As with the album's title track, the quintet does not return to the first section and the recording concludes with a second Davis improvisation. Gil Evans, with whom Davis had previously collaborated, helped compose, arrange, and produce the album, though he is not mentioned in the credits.:273 Evans co-composed "Petits Machins", which he later recorded as "Eleven" with himself and Davis listed as co-composers.:273 The song "Mademoiselle Mabry (Miss Mabry)," while credited to Davis, is actually Gil Evans' reworking of "The Wind Cries Mary" by Jimi Hendrix (Davis and Evans had met with Hendrix several times to exchange ideas).:271 At the same time, some portions of the song resemble Mann, Weil, Leiber and Stoller's "On Broadway".:52
|Penguin Guide to Jazz|||
|The Rolling Stone Album Guide|||
Rolling Stone gave the album a positive review upon its release, stating "No amount of track-by-track description here can begin to convey the beauty and intensity. There are five songs, but really they fit together as five expressions of the same basic piece, one sustained work". In a retrospective review of the album, Uncut gave the album five out of five stars and called it "a masterpiece of tropical exoticism". Sputnikmusic staff writer Tyler Fisher commented that the rhythm section-players "sound entirely innovative and fresh" and "The whole band, in both quintets, has an extreme awareness about each other and knows exactly where each soloist is going". Fisher viewed that the album has "a more avant-garde feel" due to a "lack of form and the constant outlook of many measures ahead", while calling it "a full out enjoyable listen, showcasing enough variety and virtuosity to not make the 70-minute album a tiring listen". Allmusic editor Stephen Thomas Erlewine called its music "unpretentiously adventurous, grounded in driving, mildly funky rhythms and bluesy growls from Miles, graced with weird, colorful flourishes from the band [...] Where Miles in the Sky meandered a bit, this is considerably more focused", dubbing it as "the swan song for his second classic quintet, arguably the finest collective of musicians he ever worked with". Erlewine also cited the album as "the beginning of a new phase for Miles, the place that he begins to dive headfirst into jazz-rock fusion", and commented on its significance in Davis's catalogue, stating:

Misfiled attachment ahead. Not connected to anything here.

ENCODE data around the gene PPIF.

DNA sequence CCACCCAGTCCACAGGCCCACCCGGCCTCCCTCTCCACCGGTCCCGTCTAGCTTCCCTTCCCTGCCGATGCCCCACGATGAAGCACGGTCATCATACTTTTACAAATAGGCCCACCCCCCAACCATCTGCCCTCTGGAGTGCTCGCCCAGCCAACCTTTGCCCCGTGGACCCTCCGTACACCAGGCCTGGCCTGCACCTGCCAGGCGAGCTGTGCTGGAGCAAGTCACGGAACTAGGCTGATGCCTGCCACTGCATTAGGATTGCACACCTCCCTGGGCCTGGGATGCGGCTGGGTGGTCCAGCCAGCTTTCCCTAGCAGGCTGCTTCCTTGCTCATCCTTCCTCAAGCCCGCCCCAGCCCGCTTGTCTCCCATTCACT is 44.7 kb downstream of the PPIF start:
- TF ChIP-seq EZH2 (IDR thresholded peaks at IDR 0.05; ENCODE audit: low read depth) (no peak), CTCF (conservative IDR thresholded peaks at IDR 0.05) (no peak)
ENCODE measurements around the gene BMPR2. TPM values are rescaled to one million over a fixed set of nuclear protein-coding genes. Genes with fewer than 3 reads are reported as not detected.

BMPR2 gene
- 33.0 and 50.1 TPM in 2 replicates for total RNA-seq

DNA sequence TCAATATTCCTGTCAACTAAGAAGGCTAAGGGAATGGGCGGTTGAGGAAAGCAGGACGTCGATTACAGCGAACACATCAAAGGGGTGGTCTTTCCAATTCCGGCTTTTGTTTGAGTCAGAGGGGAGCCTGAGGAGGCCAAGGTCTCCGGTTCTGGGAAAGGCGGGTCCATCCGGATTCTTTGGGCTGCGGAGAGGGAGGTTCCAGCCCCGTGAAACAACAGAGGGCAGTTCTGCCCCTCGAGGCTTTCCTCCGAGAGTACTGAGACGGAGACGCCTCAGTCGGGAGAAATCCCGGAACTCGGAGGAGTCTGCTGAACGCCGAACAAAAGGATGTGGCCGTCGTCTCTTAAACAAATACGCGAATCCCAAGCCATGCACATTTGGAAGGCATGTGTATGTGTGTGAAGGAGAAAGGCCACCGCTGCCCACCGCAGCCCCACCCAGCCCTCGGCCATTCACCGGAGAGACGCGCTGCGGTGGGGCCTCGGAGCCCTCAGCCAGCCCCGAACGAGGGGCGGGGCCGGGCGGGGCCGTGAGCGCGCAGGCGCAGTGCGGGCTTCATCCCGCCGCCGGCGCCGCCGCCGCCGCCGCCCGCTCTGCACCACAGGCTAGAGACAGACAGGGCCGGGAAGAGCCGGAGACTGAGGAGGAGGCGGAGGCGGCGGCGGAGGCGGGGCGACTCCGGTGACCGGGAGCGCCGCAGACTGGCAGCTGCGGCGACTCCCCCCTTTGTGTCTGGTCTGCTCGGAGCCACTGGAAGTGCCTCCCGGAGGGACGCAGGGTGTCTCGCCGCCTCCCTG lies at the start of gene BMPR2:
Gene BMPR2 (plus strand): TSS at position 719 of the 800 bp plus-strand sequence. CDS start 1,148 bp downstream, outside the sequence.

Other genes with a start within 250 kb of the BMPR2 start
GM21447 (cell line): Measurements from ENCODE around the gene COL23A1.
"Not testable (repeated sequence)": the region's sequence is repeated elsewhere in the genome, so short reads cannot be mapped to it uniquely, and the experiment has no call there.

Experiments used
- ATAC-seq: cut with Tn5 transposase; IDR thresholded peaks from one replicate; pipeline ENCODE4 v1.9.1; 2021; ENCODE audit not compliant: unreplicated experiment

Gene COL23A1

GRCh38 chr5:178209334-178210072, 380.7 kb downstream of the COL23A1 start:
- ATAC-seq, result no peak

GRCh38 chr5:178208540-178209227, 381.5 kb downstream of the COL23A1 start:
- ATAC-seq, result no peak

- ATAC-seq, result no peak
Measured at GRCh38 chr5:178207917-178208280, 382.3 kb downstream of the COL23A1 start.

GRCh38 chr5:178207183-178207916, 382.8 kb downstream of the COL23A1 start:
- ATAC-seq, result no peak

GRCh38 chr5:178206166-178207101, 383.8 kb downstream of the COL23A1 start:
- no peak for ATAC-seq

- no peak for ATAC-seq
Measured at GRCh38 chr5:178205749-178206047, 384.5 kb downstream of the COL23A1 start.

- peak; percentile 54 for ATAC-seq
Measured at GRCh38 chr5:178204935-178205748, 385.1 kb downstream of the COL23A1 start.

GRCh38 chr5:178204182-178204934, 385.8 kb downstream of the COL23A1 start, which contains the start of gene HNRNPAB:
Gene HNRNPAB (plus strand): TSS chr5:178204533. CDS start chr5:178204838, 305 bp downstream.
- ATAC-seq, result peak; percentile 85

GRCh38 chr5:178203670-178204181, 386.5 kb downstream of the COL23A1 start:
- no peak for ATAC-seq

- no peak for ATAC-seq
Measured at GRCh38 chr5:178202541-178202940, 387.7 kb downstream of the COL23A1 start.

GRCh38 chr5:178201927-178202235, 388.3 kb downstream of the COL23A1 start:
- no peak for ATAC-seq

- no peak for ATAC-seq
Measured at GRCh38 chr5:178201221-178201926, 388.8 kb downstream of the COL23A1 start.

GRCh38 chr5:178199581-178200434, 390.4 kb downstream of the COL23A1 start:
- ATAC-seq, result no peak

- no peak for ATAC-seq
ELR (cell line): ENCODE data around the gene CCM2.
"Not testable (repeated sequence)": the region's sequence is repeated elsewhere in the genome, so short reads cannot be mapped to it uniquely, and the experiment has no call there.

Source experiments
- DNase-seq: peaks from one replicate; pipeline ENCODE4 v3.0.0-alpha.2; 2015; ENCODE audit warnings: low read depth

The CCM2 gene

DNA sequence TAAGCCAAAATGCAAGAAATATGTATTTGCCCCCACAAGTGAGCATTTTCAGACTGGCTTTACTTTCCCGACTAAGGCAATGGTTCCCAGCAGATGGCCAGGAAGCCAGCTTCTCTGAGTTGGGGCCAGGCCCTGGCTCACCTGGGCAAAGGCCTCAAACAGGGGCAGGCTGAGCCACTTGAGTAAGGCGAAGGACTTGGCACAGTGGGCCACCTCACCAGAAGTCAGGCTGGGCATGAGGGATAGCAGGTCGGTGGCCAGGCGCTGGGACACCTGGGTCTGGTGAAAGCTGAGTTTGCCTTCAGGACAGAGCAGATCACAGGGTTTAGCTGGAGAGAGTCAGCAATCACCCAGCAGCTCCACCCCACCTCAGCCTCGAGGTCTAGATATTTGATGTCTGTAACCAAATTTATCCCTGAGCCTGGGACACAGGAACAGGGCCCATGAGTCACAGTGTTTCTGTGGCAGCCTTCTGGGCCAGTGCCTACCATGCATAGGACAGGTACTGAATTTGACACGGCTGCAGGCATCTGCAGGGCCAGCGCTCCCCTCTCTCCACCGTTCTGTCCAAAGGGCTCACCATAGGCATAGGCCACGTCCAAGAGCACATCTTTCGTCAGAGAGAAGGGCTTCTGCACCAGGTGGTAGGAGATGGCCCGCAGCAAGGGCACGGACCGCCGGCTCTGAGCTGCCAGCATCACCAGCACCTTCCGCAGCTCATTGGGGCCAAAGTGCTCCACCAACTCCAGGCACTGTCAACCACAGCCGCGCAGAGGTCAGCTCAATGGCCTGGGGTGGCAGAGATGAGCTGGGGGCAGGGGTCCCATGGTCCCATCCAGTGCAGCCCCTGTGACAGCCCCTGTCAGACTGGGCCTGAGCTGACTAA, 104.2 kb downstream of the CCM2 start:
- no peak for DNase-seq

[W]hat makes this album so fascinating is that it's possible to hear the breaking point — though his quintet all followed him into fusion (three of his supporting players were on In a Silent Way), it's possible to hear them all break with the conventional notions of what constituted even adventurous jazz, turning into something new [...] [C]ertainly the music that would spring full bloom on In a Silent Way was still in the gestation phase, and despite the rock-blues-n-funk touches here, the music doesn't fly and search the way that Nefertiti did. But that's not a bad thing — this middle ground between the adventurous bop of the mid-'60s and the fusion of the late '60s is rewarding in its own right, since it's possible to hear great musicians find the foundation of a new form.
Down Beat critic John Ephland called it "the stylistic precursor to the ever-popular In a Silent Way of 1969", writing that "Filles is performed (and edited) like a suite, with a sense of flow unlike anything Davis had recorded up to that point. That flow is enhanced by a music played all in one key (F), with only five 'tunes,' and with a mood and rhythms that change gradually from start to finish". Ephland concluded in his review, "In passing, Filles de Kilimanjaro is a turning-point album unlike any other for Davis: For the first time, his bebop roots were essentially severed, rockier rhythms, electricity and ostinato-driven bass lines now holding sway". Jim Santella of All About Jazz wrote that the album's music "flows with a lyricism that remains highly regarded in today’s format", concluding in his review that "Filles De Kilimanjaro remains one of the classic albums from their collaboration, and represents a high point in modern jazz".
All songs were credited to Miles Davis.
- Side one
- "Frelon Brun" (Brown Hornet) – 5:39
- "Tout de Suite" (Right Away) – 14:07
- "Petits Machins" (Little Stuff) – 8:07
- Side two
- "Filles de Kilimanjaro" (Girls of Kilimanjaro) – 12:03
- "Mademoiselle Mabry" (Miss Mabry) – 16:32
- The first and last tracks were recorded in September 1968, the others in June. The CD reissue includes a sixth track, an alternate take of "Tout de Suite".
- Miles Davis – trumpet
- Wayne Shorter – tenor saxophone
- Herbie Hancock – Fender Rhodes electric piano on tracks 2, 3, 4 & 6
- Chick Corea – piano, RMI Electra-piano on tracks 1 & 5
- Ron Carter – electric bass on tracks 2, 3, 4 & 6
- Dave Holland – double bass on tracks 1 & 5
- Tony Williams – drums
- Teo Macero – production (original recording)
- Frank Laico, Arthur Kendy – engineering
- Hiro – cover art
- Bailey, C. Michael (April 11, 2008). "Miles Davis, Miles Smiles, and the Invention of Post Bop". All About Jazz. Retrieved February 23, 2013.